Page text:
EMS evacuation tools for major disasters
There are many individual solutions depending on the type of incident
By Dan White
With recent emergencies like Superstorm Sandy fresh in everyone's mind, the subject of evacuation tools has been a hot topic.
How to move a lot of people in a hurry is a big challenge. I heard from rescuers on scene that evacuating New York's Bellevue Hospital was a huge undertaking.
It is difficult for many departments to afford all the resources required to make a rapid evacuation possible. There are also a lot of specific challenges for each individual situation, which often prevents any single device from being the single solution.
What I've learned is there are many individual solutions. For example, if you are on uneven terrain, you will need a certain type of device.
If you are evacuating a lot of people lying down, that's a different problem. If you have to move people down stairs or vertically, that is yet another. Moving bariatric patients is one more.
Often we are left to improvise. Many patients have been dragged out on sheets, blankets, or carried on backboards. Stair chairs can be very useful. Portable stretchers like the Reeves Mass Casualty or Reeves Sleeve and Sked Stretcher are all proven performers.
Another established evacuation product is the Traverse Rescue Stretcher. It was designed for both horizontal and vertical casualty evacuations. The compact roll-up design makes it ideal for high angle and confined space rescue, wilderness and helicopter operations.
Inexpensive fabric stretchers like the Go Stretcher are very compact to store. This allows you to keep a lot more of them ready. The next step up is the pole stretcher, maybe the oldest transport device. Pole stretchers are readily available from Ferno and Junkin.
The most compact pole stretcher is the EMS Compact. This more easily deployed version has four folding points. This allows the stretcher to fit in a small backpack.
Here a few of the more interesting new evacuation products I've seen lately. Each meets a specific need and has its own advantages and disadvantages.
I first reported on the Easy Rescue Buddy & Buddy Pro earlier this year. It is very small and lightweight rescue harness. You can easily pack it in a larger pack or response bag. It allows two rescuers to carry a patient using mainly their legs. It is perfect for Tactical Rescue, Disaster Caches, and Military Medics.
With a little practice, it's very easy to use as long as you have a reasonably healthy partner and non-obese patient.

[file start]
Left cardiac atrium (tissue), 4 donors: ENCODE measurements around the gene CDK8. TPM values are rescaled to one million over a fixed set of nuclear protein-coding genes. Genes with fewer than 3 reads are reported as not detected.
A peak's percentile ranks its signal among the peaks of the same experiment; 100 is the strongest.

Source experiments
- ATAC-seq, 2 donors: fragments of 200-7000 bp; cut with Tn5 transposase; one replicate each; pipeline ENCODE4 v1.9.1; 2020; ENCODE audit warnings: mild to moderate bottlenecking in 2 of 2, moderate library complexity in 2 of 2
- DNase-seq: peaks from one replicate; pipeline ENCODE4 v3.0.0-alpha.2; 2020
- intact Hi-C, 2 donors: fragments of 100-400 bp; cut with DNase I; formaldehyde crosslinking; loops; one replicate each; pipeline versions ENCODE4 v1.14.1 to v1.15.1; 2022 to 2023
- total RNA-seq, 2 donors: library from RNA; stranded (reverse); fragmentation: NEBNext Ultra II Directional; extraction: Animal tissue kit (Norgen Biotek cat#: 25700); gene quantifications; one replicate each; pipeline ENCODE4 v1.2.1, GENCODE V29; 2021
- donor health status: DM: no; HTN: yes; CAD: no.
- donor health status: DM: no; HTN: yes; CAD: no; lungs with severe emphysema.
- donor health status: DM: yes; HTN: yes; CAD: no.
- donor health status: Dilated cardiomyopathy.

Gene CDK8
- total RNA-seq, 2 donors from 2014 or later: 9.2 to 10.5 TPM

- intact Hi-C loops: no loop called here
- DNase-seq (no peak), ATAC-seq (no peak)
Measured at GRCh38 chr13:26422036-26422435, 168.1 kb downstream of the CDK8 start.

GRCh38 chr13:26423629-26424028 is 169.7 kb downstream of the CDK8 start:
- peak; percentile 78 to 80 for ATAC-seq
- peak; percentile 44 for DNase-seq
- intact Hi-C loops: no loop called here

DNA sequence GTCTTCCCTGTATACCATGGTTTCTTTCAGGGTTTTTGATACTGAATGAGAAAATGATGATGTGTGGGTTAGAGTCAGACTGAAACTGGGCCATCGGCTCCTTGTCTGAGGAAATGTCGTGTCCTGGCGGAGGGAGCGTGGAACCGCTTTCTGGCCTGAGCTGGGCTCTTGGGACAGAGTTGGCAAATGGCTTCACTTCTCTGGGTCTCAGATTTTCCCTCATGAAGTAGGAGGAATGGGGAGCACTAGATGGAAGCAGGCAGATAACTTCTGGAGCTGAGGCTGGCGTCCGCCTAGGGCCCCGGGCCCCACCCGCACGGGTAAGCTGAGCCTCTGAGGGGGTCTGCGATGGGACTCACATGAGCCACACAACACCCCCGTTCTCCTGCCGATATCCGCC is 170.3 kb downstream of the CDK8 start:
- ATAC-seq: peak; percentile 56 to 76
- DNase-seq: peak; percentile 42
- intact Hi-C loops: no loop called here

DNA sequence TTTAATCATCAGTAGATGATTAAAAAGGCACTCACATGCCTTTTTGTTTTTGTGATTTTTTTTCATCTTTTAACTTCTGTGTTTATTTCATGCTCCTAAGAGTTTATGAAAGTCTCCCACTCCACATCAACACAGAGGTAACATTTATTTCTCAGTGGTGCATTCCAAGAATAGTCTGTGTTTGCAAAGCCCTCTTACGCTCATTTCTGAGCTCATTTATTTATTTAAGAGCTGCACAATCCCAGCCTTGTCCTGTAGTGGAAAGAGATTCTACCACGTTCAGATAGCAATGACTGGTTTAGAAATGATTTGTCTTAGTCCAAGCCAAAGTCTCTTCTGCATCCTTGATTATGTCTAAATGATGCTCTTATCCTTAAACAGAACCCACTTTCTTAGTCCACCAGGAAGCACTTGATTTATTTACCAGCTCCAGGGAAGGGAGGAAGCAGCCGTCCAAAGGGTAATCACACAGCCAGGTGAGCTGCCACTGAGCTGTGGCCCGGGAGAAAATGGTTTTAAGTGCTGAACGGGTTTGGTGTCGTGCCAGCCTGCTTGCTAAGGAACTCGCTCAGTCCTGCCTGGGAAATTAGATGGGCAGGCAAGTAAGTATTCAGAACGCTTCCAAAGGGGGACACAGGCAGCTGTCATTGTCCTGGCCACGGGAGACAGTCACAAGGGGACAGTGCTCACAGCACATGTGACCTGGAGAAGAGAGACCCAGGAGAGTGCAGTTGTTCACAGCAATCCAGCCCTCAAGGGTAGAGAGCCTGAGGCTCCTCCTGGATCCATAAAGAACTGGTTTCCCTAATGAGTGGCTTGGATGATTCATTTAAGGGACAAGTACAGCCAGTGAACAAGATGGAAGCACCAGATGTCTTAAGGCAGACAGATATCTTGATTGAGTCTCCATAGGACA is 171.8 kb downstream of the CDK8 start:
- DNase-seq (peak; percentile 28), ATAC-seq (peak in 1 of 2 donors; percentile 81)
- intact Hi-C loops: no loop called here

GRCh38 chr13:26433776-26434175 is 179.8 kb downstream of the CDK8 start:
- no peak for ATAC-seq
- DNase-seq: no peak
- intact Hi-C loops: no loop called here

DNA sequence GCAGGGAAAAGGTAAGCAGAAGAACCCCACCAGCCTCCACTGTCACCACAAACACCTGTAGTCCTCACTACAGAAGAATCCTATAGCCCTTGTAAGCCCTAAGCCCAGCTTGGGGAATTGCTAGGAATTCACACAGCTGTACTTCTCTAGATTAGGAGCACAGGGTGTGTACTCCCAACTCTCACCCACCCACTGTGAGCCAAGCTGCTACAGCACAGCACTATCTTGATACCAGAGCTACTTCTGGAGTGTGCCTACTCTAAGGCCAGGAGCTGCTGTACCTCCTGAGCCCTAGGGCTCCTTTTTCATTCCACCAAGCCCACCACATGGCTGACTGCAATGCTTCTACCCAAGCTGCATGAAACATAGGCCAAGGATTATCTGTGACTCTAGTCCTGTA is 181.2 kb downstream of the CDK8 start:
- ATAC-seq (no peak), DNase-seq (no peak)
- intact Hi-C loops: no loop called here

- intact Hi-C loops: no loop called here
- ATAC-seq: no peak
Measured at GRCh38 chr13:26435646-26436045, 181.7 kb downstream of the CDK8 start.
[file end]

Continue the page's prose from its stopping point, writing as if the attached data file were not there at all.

Buddy & Buddy Pro are made by Easy Rescue and were developed with help from the IDF. The hands-free potential allows two soldiers to carry a third while operating their weapons if need be.
For patients that need to be evacuated lying down or when stairs must be descended, they're a few new innovative products.
One that intrigues me is the LION Tactical Stretcher. It is basically a hammock with handles. It weighs just 14 ounces and stores in a 3.5- x 8-inch bag. Designed for tactical use, it looks fast and easy to use when you have enough manpower.
The Albac Mat is a lightweight drag stretcher with a corrugated plastic bottom. The drag strap allows you to pull a victim across the floor and easily descend stairs.
It is remarkably lightweight and compact. One person can operate it, which could improve speed of the evacuation. For hospital and nursing home evacuations, it would be very useful.
The Bariatric Evacmat works much the same way, but on heavier patients up to 800 pounds. It has the advantage of multiple height grip handles for safer lifting posture. The more rigid bottom greatly reduces friction while the extended sides safely wrap the patient inside.
Another is the HoverTrans Safety-Slide. The Safety Slide lets you use the patient's mattress and features a low-friction Teflon-infused sliding surface. A smart hospital might just leave one under every bed in the facility.
A very cool high-rise vertical evacuation product is the Skysaver. They have different models for different purposes. One is for self-rescue from a high-rise and another can be wall-mounted and evacuate multiple people.
If I lived in a high-rise, it would be on my short-list. It allows about anybody to safely rappel. It is a long line on a reel that is hydraulically controlled to descend vertically at a safe rate automatically. Check out the amazing YouTube video here.
These are but a handful of the many new evacuation tools available for EMS. What is important is to pre-plan and evaluate your most likely type of evacuations. Then do some research and evaluate the products specific to your risk profile. The good news is that today there are a lot of creative and functional solutions.